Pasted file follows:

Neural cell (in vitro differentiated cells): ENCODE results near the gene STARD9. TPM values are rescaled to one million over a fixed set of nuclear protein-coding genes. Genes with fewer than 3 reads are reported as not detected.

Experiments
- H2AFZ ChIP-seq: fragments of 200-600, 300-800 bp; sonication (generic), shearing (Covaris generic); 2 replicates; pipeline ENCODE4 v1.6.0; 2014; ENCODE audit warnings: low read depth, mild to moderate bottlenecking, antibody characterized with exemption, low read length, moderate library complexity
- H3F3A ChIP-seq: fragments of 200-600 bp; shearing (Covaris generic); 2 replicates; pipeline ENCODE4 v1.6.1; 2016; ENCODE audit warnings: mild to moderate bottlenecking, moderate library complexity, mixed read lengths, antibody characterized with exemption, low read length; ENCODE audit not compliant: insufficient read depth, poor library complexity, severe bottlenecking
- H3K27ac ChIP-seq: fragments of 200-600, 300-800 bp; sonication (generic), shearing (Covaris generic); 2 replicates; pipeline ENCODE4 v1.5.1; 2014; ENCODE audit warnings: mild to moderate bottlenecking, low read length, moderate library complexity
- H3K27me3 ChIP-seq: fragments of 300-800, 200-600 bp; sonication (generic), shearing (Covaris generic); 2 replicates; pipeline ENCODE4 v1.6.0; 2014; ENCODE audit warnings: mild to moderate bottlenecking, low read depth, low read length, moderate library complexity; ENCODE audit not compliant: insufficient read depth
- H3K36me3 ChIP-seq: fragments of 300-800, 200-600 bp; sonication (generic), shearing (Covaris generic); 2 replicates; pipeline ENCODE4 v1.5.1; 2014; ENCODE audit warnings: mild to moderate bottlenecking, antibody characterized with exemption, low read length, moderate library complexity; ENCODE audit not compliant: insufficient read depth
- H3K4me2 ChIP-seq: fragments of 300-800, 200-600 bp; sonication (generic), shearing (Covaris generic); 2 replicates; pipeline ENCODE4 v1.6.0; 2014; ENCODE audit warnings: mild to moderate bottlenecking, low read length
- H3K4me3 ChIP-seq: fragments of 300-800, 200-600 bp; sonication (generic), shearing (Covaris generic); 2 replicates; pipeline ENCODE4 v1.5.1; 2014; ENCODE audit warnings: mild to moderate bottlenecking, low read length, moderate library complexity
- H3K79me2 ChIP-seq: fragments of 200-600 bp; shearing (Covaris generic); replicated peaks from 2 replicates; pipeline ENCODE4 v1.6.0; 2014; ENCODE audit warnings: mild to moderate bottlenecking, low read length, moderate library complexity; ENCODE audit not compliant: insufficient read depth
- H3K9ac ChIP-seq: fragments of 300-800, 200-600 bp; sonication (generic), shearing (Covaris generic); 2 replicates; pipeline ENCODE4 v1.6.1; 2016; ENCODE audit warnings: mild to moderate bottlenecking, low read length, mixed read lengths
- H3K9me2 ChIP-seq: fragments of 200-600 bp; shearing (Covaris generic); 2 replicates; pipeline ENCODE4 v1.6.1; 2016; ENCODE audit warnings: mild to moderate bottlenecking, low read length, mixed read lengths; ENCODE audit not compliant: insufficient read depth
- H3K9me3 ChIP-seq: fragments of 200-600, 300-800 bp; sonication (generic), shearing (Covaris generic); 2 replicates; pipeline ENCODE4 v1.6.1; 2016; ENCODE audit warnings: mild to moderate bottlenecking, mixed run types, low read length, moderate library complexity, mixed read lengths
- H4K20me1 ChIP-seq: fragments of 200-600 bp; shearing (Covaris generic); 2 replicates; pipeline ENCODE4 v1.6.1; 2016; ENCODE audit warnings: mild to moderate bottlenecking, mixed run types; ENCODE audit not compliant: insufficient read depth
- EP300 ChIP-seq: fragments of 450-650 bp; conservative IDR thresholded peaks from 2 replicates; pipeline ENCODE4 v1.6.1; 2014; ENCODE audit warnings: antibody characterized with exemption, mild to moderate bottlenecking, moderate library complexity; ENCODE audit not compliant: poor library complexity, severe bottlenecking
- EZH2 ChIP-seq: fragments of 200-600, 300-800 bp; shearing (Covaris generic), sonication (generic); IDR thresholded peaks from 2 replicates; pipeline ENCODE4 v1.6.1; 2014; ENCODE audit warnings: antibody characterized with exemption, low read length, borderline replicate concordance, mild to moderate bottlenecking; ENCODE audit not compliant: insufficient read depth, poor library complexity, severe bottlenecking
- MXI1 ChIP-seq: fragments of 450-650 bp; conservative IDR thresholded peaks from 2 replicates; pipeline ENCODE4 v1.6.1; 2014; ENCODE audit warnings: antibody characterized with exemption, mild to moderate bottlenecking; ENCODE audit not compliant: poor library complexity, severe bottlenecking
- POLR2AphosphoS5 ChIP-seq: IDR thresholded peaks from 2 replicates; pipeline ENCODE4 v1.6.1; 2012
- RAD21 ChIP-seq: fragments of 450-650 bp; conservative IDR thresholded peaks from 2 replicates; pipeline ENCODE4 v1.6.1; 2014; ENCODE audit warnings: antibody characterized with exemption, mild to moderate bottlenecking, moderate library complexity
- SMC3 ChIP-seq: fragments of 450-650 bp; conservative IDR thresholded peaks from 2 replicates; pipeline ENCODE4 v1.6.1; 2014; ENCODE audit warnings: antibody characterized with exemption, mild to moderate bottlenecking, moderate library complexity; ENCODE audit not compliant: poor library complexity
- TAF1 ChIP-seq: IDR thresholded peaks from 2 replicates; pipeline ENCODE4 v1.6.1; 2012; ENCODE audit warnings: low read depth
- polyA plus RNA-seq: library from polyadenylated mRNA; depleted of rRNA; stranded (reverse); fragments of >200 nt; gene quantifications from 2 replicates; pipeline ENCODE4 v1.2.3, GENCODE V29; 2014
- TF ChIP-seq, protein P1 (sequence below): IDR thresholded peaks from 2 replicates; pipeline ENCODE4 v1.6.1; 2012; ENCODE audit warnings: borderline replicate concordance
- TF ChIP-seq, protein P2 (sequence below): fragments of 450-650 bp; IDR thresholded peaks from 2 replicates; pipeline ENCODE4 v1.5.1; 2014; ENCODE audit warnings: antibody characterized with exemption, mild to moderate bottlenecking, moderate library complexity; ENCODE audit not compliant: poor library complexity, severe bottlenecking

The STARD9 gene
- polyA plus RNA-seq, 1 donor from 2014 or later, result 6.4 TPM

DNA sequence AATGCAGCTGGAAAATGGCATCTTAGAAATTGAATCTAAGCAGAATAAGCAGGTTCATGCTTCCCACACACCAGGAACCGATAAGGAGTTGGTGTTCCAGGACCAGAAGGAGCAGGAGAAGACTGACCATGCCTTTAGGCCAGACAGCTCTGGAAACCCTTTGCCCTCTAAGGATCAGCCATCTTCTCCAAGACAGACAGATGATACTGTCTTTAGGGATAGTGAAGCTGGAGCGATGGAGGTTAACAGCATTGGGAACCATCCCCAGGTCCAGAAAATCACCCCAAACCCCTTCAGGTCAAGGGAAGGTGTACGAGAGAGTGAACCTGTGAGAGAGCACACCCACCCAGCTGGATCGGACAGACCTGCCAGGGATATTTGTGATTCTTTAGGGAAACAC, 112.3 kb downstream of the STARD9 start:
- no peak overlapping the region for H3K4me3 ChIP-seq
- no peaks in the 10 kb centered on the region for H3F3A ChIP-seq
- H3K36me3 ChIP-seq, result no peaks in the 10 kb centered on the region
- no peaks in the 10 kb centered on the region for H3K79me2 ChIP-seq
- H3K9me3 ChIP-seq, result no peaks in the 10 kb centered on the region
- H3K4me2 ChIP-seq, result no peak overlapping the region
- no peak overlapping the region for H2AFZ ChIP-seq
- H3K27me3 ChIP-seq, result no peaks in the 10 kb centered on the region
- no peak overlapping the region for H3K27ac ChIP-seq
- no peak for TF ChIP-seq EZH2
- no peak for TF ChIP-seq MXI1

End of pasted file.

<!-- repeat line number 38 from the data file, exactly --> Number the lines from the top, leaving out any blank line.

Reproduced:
- no peak for TF ChIP-seq MXI1